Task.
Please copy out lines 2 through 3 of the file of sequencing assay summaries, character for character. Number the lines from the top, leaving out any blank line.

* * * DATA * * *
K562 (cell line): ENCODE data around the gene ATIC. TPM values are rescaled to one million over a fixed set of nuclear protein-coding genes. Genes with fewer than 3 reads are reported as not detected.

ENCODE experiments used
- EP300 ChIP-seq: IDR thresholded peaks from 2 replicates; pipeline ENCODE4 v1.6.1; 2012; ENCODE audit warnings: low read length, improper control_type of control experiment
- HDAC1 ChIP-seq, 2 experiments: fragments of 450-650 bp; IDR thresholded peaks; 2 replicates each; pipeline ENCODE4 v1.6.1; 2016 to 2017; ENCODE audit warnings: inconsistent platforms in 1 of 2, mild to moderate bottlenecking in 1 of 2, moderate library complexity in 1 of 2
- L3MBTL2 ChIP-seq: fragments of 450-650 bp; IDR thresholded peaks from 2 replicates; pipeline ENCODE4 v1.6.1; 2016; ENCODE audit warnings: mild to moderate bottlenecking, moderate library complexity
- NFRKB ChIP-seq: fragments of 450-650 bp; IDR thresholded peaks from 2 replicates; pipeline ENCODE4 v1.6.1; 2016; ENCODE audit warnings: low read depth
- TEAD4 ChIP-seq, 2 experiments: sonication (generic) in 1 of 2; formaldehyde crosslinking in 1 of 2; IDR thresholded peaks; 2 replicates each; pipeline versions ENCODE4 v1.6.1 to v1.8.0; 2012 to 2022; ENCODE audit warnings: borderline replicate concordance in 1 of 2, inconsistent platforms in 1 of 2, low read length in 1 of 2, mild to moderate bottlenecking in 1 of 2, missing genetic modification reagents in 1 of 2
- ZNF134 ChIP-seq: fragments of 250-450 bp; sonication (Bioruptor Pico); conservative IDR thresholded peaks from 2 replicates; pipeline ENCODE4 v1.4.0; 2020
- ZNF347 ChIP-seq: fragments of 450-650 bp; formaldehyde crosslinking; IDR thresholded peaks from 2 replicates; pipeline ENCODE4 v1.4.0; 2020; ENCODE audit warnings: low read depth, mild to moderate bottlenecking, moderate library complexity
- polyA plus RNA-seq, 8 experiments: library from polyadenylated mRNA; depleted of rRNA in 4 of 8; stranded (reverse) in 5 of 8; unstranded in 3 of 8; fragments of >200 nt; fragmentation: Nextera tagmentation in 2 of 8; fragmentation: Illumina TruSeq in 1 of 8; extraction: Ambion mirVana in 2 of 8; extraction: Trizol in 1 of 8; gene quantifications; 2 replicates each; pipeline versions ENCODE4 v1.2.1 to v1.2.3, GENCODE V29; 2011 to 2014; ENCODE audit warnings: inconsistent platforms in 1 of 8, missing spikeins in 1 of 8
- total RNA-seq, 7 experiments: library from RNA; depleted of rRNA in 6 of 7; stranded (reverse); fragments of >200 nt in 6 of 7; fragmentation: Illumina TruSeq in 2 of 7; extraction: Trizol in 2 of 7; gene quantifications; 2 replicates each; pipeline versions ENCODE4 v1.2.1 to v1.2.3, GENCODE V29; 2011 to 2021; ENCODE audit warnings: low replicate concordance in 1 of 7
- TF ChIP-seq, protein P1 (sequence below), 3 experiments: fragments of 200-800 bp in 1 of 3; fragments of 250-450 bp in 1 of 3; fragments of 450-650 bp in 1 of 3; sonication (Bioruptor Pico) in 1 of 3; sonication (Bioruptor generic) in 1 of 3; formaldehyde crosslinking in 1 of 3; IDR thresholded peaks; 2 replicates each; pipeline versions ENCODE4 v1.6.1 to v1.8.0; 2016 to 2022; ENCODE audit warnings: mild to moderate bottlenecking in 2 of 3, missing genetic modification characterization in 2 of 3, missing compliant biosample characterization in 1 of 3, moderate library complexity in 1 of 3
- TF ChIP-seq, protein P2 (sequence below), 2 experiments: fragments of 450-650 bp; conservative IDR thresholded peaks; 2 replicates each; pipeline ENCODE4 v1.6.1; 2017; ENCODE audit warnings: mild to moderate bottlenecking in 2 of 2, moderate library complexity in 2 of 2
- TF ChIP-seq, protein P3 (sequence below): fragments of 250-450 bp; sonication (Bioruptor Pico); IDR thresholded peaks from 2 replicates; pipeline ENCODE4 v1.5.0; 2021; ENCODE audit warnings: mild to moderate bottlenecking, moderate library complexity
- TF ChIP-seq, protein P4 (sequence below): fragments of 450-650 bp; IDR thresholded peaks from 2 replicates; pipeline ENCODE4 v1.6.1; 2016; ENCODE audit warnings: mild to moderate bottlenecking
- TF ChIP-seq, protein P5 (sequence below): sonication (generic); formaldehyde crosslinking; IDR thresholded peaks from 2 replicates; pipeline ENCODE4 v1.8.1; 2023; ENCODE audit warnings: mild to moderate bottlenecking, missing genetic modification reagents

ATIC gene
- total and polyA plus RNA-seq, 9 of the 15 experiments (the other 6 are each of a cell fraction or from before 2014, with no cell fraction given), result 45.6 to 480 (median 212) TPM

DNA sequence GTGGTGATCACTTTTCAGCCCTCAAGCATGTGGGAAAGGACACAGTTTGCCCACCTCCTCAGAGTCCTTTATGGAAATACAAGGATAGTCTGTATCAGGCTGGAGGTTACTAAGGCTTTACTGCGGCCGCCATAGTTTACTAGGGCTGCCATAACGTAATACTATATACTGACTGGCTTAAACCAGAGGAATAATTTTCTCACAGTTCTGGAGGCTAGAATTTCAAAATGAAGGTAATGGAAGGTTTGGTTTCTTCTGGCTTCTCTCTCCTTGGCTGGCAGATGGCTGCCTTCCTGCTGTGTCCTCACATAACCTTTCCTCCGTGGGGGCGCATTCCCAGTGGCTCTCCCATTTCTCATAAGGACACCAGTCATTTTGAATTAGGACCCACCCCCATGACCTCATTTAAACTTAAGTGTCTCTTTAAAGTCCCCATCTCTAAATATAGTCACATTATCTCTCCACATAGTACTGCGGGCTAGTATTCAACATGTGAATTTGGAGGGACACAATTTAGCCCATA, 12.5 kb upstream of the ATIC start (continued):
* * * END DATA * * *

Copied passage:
ENCODE experiments used
- EP300 ChIP-seq: IDR thresholded peaks from 2 replicates; pipeline ENCODE4 v1.6.1; 2012; ENCODE audit warnings: low read length, improper control_type of control experiment